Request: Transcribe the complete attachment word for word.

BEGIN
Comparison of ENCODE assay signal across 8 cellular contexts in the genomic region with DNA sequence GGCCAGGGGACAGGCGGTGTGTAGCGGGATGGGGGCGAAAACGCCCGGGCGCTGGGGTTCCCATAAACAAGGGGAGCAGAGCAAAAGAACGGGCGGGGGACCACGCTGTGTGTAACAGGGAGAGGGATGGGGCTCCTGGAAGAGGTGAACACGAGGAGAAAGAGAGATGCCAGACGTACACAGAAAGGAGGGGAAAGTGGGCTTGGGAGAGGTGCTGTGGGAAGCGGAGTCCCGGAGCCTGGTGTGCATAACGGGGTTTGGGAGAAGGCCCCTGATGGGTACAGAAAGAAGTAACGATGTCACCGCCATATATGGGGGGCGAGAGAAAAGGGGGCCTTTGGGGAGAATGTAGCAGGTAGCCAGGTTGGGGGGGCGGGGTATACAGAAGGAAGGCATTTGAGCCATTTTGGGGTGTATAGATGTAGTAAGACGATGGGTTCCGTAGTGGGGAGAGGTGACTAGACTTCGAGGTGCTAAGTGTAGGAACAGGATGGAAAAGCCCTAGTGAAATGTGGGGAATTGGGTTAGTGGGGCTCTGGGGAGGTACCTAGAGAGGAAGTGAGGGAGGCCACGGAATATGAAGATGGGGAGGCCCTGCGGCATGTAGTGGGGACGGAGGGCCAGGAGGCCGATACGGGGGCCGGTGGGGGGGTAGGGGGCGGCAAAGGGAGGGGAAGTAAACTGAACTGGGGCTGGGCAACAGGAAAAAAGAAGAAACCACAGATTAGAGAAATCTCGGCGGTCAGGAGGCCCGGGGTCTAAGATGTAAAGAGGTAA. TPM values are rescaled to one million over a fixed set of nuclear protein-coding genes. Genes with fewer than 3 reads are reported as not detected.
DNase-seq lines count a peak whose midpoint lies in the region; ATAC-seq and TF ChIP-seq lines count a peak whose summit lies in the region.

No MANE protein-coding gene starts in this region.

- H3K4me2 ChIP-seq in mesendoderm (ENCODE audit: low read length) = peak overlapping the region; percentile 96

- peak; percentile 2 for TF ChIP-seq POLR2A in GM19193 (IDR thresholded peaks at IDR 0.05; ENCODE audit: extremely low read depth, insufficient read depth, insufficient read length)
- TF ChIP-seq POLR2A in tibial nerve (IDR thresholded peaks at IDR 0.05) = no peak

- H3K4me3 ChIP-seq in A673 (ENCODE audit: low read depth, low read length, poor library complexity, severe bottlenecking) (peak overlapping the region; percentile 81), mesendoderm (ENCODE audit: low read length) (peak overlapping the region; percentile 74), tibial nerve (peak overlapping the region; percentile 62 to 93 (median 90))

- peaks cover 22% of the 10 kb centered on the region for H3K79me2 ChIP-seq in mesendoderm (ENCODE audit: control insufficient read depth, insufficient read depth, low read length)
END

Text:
Comparison of ENCODE assay signal across 8 cellular contexts in the genomic region with DNA sequence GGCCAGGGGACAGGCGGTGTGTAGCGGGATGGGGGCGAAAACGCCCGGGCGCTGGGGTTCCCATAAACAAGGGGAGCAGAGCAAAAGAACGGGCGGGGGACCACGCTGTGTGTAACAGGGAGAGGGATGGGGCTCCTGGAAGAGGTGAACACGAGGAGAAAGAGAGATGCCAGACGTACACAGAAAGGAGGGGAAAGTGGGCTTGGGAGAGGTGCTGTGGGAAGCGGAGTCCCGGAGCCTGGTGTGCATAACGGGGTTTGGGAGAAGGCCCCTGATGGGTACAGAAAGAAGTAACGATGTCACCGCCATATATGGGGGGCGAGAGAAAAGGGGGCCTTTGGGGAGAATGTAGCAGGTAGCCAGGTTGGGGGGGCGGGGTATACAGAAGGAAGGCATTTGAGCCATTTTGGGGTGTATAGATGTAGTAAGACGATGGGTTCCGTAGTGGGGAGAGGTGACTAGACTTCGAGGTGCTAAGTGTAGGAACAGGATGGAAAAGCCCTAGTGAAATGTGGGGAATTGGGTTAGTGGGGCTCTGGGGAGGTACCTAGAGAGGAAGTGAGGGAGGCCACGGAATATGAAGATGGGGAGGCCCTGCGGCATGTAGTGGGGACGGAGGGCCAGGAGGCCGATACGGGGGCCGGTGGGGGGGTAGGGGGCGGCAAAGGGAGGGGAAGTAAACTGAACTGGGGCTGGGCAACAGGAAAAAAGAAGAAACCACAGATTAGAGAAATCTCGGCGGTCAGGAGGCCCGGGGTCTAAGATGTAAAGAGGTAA. TPM values are rescaled to one million over a fixed set of nuclear protein-coding genes. Genes with fewer than 3 reads are reported as not detected.
DNase-seq lines count a peak whose midpoint lies in the region; ATAC-seq and TF ChIP-seq lines count a peak whose summit lies in the region.

No MANE protein-coding gene starts in this region.

- H3K4me2 ChIP-seq in mesendoderm (ENCODE audit: low read length) = peak overlapping the region; percentile 96

- peak; percentile 2 for TF ChIP-seq POLR2A in GM19193 (IDR thresholded peaks at IDR 0.05; ENCODE audit: extremely low read depth, insufficient read depth, insufficient read length)
- TF ChIP-seq POLR2A in tibial nerve (IDR thresholded peaks at IDR 0.05) = no peak

- H3K4me3 ChIP-seq in A673 (ENCODE audit: low read depth, low read length, poor library complexity, severe bottlenecking) (peak overlapping the region; percentile 81), mesendoderm (ENCODE audit: low read length) (peak overlapping the region; percentile 74), tibial nerve (peak overlapping the region; percentile 62 to 93 (median 90))

- peaks cover 22% of the 10 kb centered on the region for H3K79me2 ChIP-seq in mesendoderm (ENCODE audit: control insufficient read depth, insufficient read depth, low read length)